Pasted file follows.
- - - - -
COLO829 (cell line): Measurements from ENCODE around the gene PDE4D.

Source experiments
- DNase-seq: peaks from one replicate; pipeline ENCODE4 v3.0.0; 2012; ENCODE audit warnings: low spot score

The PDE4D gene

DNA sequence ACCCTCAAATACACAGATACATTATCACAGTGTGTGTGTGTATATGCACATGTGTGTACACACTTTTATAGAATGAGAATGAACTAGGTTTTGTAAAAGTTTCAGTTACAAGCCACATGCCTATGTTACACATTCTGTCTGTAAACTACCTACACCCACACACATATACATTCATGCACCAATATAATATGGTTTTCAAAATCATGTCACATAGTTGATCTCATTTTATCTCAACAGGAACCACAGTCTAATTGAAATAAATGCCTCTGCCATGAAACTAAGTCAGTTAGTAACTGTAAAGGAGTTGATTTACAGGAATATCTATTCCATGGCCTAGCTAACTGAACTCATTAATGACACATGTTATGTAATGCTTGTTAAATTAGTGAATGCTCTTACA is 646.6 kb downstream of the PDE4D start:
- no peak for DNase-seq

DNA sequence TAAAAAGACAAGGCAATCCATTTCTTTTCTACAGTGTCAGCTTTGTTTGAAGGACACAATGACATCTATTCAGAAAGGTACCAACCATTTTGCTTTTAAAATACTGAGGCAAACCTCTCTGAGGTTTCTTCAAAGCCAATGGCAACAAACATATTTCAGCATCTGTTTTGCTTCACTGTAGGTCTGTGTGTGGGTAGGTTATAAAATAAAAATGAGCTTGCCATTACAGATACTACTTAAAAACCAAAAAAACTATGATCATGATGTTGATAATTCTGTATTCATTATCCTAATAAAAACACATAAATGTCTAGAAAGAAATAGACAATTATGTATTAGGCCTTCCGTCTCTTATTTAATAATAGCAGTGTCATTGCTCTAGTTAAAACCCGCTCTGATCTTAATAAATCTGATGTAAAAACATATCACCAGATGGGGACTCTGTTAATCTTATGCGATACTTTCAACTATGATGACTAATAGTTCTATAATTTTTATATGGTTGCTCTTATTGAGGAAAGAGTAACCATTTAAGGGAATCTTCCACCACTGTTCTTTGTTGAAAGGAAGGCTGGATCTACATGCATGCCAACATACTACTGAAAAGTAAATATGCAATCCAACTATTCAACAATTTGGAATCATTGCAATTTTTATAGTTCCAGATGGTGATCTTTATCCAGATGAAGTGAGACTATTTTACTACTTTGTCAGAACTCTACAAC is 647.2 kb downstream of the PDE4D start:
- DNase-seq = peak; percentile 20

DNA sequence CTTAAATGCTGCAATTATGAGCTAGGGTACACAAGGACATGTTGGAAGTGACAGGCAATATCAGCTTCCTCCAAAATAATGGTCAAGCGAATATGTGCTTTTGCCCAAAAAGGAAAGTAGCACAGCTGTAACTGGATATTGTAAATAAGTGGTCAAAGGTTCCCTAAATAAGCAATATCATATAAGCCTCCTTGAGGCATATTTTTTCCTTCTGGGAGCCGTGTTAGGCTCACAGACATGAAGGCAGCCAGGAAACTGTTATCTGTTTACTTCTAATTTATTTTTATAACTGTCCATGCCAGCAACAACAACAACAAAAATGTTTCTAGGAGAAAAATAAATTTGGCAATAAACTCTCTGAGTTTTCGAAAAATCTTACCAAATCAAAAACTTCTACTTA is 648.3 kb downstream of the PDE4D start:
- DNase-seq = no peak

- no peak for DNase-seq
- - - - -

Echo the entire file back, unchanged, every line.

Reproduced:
COLO829 (cell line): Measurements from ENCODE around the gene PDE4D.

Source experiments
- DNase-seq: peaks from one replicate; pipeline ENCODE4 v3.0.0; 2012; ENCODE audit warnings: low spot score

The PDE4D gene

DNA sequence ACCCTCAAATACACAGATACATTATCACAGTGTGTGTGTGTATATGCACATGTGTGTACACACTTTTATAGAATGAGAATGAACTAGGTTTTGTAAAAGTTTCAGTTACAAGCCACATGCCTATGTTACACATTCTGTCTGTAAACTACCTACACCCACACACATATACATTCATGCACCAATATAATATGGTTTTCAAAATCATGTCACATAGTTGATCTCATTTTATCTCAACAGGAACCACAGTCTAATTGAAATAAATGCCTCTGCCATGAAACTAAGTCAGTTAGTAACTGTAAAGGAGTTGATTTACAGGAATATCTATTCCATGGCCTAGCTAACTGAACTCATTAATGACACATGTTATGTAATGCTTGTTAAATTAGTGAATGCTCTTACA is 646.6 kb downstream of the PDE4D start:
- no peak for DNase-seq

DNA sequence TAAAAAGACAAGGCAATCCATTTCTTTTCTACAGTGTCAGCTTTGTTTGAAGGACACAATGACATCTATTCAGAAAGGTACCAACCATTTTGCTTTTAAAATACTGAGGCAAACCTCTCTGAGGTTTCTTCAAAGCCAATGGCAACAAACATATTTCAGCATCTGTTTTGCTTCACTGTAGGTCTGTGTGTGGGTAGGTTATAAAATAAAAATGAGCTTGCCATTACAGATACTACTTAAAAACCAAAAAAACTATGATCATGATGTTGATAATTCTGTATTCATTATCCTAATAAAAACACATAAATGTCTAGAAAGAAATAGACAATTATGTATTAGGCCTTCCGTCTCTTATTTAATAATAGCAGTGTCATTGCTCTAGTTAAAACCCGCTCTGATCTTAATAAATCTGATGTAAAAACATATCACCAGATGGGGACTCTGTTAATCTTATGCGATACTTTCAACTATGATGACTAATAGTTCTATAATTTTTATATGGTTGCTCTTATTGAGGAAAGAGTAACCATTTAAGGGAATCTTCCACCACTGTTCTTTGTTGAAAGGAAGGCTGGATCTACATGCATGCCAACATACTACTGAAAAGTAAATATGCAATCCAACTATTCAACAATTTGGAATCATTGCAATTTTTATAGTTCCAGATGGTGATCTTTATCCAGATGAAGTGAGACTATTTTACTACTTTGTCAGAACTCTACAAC is 647.2 kb downstream of the PDE4D start:
- DNase-seq = peak; percentile 20

DNA sequence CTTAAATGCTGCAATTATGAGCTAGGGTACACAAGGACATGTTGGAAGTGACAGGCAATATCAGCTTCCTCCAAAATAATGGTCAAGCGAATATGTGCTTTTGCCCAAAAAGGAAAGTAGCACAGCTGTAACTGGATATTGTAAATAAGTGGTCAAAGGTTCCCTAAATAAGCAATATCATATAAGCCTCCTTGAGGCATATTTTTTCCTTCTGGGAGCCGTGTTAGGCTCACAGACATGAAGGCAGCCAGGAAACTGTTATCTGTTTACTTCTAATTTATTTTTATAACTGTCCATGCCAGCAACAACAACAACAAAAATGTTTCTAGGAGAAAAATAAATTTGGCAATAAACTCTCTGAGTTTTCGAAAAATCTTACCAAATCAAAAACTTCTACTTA is 648.3 kb downstream of the PDE4D start:
- DNase-seq = no peak

- no peak for DNase-seq